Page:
According to Cisco, the maximum valid sequence number in an IOS access list is 2147483647. Can you confirm what platform/code version you are running?
In terms of persistence across reboots, as mentioned by Jeb, sequence numbers are not stored in the configuration file. (do a 'show startup-config' to verify this) I don't think this is a bug, simply a known limitation.
What is the requirement for having your specific sequence numbers? In newer versions of IOS, there is always an implicit 'deny any any' at the end of any non-empty access list. Unless you are inputting a 'deny any log' so that you can log unauthorised traffic to syslog, you can simply append to your existing ACL, and the implicit deny will always be at the end?
I don't believe there's a way to change the implicit deny behaviour. One solution might be to store your configuration (including sequence numbers) remotely, and then to delete and recreate the entire ACL when you make changes? Unfortunately, Cisco's ACL implementation is designed around the, 'permit what you need, deny the rest' approach.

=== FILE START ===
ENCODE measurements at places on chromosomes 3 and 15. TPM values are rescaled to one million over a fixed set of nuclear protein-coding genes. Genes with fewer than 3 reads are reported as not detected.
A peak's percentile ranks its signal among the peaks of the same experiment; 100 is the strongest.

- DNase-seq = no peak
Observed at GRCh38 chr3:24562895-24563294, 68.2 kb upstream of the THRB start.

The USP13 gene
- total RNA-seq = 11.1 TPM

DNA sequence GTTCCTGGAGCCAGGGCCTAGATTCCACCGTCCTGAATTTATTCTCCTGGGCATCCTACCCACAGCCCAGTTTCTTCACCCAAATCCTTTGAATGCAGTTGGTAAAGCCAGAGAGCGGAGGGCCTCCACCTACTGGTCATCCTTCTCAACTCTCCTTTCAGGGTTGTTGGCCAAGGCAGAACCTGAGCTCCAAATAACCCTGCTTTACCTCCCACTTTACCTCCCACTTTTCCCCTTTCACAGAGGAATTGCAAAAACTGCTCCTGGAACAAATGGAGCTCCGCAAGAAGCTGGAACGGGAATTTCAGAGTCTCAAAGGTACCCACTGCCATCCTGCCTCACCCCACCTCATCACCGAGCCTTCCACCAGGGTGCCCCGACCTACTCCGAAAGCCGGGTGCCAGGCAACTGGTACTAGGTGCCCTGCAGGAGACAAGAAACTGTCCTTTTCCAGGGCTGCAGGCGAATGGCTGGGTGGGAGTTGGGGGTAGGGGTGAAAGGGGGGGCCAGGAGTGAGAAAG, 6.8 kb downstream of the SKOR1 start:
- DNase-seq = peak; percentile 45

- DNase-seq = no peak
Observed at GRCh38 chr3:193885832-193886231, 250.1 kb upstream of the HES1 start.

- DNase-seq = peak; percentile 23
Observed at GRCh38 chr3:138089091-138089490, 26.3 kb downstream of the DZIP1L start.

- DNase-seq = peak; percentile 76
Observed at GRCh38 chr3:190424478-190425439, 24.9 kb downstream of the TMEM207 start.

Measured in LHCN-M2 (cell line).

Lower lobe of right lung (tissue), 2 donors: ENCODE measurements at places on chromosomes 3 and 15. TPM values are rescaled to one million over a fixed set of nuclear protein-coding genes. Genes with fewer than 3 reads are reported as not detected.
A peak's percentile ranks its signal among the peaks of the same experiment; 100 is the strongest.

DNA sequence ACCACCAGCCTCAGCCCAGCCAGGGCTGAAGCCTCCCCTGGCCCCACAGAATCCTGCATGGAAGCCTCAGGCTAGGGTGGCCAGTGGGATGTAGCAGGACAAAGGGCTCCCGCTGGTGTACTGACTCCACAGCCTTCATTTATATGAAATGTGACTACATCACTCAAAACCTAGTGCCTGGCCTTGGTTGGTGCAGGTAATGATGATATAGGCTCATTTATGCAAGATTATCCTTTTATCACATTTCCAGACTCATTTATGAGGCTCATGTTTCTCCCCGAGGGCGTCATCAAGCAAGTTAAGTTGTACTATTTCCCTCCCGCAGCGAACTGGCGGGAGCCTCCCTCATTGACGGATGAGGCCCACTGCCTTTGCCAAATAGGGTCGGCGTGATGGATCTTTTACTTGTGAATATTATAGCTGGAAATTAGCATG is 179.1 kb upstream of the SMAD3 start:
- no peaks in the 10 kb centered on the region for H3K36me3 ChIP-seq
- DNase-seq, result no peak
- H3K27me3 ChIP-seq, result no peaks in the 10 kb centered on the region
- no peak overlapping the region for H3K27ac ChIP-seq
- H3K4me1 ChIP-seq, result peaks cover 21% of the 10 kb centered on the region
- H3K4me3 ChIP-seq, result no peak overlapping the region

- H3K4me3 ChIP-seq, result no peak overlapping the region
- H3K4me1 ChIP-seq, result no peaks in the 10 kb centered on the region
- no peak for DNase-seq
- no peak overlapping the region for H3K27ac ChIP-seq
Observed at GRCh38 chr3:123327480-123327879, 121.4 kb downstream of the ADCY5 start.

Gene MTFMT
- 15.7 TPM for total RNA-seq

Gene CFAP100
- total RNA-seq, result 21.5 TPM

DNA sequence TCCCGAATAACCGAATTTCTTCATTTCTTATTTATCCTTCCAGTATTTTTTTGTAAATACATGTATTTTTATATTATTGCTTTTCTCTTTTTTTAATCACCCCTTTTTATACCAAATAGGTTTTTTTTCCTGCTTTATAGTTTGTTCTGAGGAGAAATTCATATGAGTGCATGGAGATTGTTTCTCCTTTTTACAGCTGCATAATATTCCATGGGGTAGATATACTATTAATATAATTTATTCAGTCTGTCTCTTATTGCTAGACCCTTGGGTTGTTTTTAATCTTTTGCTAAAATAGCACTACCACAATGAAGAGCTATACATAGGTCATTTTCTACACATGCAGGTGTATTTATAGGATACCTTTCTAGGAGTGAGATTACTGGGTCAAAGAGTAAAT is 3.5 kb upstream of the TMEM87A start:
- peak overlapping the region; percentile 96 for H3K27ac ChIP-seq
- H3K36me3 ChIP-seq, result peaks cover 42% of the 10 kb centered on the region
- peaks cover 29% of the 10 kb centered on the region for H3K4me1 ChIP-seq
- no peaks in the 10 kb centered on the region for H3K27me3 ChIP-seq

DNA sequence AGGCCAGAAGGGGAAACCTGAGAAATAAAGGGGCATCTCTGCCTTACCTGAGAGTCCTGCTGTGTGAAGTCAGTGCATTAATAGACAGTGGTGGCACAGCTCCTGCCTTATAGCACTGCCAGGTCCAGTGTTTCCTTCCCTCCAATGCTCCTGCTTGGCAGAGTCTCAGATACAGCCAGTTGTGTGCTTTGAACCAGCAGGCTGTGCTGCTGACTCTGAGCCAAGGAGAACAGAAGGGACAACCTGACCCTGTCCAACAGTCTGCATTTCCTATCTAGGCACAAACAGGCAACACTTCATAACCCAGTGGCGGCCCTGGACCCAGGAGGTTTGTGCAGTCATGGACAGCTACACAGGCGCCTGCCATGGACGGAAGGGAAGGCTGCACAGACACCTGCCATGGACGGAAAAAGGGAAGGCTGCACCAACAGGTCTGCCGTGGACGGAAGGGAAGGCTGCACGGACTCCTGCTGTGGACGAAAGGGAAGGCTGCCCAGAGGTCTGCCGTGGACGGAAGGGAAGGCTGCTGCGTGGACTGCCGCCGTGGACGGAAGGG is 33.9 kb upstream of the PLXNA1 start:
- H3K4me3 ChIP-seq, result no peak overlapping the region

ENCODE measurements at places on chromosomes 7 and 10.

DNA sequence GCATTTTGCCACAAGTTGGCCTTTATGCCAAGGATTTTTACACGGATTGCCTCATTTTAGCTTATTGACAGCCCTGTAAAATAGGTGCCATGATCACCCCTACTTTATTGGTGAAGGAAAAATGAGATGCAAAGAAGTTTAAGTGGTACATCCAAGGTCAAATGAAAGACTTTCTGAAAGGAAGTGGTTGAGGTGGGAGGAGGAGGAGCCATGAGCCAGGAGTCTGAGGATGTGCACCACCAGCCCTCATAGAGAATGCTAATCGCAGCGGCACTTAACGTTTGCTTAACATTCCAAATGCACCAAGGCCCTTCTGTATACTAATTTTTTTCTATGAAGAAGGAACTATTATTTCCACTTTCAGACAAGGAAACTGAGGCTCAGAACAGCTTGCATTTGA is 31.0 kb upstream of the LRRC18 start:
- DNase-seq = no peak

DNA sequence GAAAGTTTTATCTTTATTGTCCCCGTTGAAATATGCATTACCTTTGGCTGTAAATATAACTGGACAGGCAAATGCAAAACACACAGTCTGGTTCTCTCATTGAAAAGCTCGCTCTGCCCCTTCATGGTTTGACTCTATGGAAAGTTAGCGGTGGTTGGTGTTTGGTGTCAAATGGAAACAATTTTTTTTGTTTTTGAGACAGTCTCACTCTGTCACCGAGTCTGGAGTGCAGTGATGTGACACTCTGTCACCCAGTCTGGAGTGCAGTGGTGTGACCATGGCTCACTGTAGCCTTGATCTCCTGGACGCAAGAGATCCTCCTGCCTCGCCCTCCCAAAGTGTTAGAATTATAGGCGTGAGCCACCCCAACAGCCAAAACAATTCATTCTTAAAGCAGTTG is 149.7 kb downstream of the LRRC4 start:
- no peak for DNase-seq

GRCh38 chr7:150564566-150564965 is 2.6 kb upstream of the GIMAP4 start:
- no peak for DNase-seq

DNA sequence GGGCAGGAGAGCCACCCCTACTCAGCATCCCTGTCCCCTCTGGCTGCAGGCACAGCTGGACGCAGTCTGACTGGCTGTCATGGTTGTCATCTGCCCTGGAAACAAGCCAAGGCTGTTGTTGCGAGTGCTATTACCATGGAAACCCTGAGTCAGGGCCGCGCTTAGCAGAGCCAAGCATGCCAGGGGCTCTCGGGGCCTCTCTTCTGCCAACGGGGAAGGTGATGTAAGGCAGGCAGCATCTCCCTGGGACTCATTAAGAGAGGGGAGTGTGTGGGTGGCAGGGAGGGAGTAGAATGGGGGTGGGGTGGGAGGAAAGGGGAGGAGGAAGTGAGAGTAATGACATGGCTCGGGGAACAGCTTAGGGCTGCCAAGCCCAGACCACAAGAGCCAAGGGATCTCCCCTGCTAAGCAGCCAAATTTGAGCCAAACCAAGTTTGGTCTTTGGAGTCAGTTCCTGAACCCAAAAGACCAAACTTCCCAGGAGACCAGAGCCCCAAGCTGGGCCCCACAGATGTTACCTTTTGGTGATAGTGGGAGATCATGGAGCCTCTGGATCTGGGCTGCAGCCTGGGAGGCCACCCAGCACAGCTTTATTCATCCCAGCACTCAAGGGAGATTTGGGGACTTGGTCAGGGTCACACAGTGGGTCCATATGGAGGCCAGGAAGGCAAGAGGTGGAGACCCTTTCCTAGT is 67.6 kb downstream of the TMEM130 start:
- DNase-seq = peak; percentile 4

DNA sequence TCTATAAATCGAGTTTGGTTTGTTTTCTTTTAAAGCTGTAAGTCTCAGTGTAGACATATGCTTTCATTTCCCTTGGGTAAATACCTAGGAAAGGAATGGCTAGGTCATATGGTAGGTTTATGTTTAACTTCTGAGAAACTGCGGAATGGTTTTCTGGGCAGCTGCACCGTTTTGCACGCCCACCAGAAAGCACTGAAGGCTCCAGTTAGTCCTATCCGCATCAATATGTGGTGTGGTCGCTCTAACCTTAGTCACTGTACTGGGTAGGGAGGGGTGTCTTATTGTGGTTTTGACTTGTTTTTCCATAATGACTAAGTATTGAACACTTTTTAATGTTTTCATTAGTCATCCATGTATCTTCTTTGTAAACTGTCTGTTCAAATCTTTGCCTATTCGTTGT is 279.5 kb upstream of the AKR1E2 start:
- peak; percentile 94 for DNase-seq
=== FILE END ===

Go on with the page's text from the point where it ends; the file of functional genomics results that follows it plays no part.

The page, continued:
One way around the issue, assuming you are running a recent enough code version, might be to use Object Group-Based ACLs. You could then have a policy as follows.
Note: hand cut config; ensure you test before you deploy!
object-group network denied-destination-hosts
ip access-list extended BLOCK
deny ip any object-group denied-destination-hosts
permit ip any any
This would then allow you to modify the list of denied hosts independently of the 'BLOCK' ACL, and would ensure that your 'permit' statement was always the last entry.